Huddle up: Why daily meetings are vital to sustaining quality improvement

Often, quality improvement in healthcare settings is treated as a one-time effort, with people coming together once in awhile to focus on quality improvement and then returning to their daily jobs. That is a recipe for relapse, according to Richard Scoville, PhD, an improvement advisor with the Institute for Healthcare Improvement.

"When the team takes their eye off the ball and goes back to thinking about their daily operations and daily work, we backslide. And we end up with the same old dysfunctional system," Dr. Scoville said during a presentation at the IHI National Forum on Quality Improvement in Health Care in Orlando, Fla., in December.

Interviews with organizations and review of literature revealed the key to sustained improvement in healthcare: sustained attention. "You can't sustain improvement unless you can sustain attention to the process on a continuing basis…Improvement alone is not enough," Dr. Scoville said.

An IHI whitepaper spells it out in more detail: "The key to sustaining improvement is to focus on the daily work of front-line managers, supported by a high-performance management system that prescribes standard tasks and responsibilities for managers at all levels of the organization."

Huddles are the key

Through testing at multiple hospitals and surgery centers, IHI researchers and organizational leaders found daily huddles that bring together front-line staff, managers and even executives to be the fundamental element in achieving quality control, as huddles help keep attention on quality improvement goals.

Jeff Rakover, an IHI research associate, likened daily huddles to being the "engine" of quality control. Huddles provide an opportunity for staff to raise concerns in real time and talk about any problems they encountered on their previous shift, review tracked problems and discuss any anticipated issues for the upcoming day.

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Daily huddles are part of the following six factors IHI researchers identified as being important for sustaining attention and, therefore, quality control:

1. Standardization. Staff and front-line managers' daily tasks need to be well-defined. Standardization is achieved when "people know what to do and how to do it," said Dr. Scoville.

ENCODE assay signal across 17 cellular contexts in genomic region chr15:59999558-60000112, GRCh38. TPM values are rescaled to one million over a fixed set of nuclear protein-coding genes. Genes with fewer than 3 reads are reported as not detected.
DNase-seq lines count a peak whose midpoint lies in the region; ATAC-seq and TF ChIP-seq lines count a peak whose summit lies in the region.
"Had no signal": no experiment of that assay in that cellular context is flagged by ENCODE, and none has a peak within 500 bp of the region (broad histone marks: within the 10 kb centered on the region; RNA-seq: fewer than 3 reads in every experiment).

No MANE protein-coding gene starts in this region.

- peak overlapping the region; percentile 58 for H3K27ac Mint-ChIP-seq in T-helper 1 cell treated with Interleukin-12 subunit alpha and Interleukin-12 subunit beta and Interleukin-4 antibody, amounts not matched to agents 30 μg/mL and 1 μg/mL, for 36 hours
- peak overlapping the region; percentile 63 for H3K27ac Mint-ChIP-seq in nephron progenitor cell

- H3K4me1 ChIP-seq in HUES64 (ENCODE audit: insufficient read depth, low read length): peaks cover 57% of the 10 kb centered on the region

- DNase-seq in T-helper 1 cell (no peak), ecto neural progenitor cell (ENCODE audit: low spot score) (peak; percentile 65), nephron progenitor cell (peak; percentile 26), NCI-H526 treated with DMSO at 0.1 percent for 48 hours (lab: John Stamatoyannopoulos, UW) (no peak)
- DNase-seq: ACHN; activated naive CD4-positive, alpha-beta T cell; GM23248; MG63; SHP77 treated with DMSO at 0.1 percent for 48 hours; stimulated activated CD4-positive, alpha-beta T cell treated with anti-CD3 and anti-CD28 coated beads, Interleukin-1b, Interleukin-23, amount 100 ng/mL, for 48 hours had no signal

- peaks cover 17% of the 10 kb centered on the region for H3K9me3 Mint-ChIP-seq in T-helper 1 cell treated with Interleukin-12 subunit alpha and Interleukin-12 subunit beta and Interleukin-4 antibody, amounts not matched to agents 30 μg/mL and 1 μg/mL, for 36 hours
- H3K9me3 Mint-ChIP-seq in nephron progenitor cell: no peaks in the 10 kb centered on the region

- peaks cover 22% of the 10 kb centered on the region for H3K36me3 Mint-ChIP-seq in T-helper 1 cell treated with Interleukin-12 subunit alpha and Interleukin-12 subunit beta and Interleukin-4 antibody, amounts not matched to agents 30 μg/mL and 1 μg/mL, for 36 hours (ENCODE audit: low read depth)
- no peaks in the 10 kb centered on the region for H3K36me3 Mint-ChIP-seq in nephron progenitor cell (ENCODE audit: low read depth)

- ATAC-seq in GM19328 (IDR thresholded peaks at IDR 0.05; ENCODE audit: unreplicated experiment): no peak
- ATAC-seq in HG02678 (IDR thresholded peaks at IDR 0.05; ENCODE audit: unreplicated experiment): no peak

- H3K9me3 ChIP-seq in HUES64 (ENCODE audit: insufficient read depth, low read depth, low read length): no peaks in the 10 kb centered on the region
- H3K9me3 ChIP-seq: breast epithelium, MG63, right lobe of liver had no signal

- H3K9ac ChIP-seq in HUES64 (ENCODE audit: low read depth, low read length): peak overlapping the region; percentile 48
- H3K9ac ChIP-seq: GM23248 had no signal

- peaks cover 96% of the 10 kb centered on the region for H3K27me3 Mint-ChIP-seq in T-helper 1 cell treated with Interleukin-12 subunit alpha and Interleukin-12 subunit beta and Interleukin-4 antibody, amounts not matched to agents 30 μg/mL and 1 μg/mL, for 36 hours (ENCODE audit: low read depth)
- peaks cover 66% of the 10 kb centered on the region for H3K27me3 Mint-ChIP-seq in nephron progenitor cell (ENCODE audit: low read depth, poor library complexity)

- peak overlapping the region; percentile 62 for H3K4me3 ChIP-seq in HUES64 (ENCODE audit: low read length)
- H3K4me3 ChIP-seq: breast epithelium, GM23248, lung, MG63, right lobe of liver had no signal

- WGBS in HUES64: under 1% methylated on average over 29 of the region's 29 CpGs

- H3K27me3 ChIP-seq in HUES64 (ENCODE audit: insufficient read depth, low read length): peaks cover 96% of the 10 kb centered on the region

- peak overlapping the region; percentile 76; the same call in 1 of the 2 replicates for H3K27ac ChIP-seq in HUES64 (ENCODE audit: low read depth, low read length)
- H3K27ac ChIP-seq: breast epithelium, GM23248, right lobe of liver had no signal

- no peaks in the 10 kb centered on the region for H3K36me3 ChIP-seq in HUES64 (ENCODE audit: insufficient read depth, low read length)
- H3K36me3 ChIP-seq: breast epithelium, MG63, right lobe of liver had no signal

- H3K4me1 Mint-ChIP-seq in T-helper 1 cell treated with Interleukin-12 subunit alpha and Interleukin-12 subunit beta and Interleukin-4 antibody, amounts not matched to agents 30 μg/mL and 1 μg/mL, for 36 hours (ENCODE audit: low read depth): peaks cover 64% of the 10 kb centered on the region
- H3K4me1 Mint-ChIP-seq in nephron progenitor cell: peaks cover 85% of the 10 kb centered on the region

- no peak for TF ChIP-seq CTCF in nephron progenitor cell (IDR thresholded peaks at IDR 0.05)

2. Accountability. The daily work of front-line staff should be monitored in a way that allows for recognition of well-completed work and the ability to make corrections if necessary. Huddles involving staff and supervisors are a great way to achieve this.

3. Visual management. This can be achieved by displaying unit-specific data prominently on posters or computer screens. Displaying data allows workers to track progress and also identify surfacing problems.

4. Problem solving. Problems will likely be identified on a daily basis during huddles and can also be resolved by staff in the moment or after an investigation.

5. Escalation. If a problem needs inter-department coordination or substantial process redesign to be solved, a formal escalation process should kick in.

6. Integration. This refers to the notion that quality-related objectives and metrics should be aligned throughout the organization, so the organization can operate as a coordinated whole.

Success stories

Greater Baltimore Medical Center in Maryland saw success after implementing lean daily management, which Lisa Griffee, GBMC's director of lean operations, described as "daily disciplined process of looking at your metrics" and seeing if improvements could be made.

Each unit in the hospital identified the metrics it wanted to work with and then displayed them on an LDM board, which is updated daily. When goals are met, they are denoted in green, while red on the board means progress still needs to be made. Ms. Griffee said most boards in the hospital will have a lot of "red" because units are encouraged to pick metrics that need focus and work. "We're not doing problem solving if we have a board full of green," she said.

Then, five-minute huddles that include members of the GBMC executive team occur daily, sometime between 9 and 10 a.m. Executives break into groups and walk routes in the hospital, covering each unit. During this time, the unit reports out on its metrics, how they did the day prior and reflect on what they learned. Then, the executives relay their own metrics and learning, and close the walk by asking about any barriers experienced at the unit level. "This is a chance to escalate," Ms. Griffee said.

After implementing this process, GBMC has seen catheter-associated urinary tract infections and surgical site infections fall dramatically, and the hospital has gone over three years without a serious pressure ulcer.

Daily huddles also led to quality improvement at the Andrews Institute Ambulatory Surgery Center in Gulf Breeze, Fla. Each department, including the business office, has a visual management board highlighting metrics they want to focus on, and each department huddles independently each day. They then report up to administration about what was discussed during the huddles.

After implementing the huddles and visual management boards, ASC employees scored the organization higher in terms of safety culture. Additionally, the ASC saw lower rates immediate use sterilization and higher compliance with time-out procedures prior to surgery.

Daily huddles should be first priority for provider organizations looking to sustain quality improvement, Kevin Little, PhD, an IHI improvement advisor, said during the presentation.

"Daily huddles really are the place to start," Dr. Little said. "It empowers staff…it gives everyone a voice."

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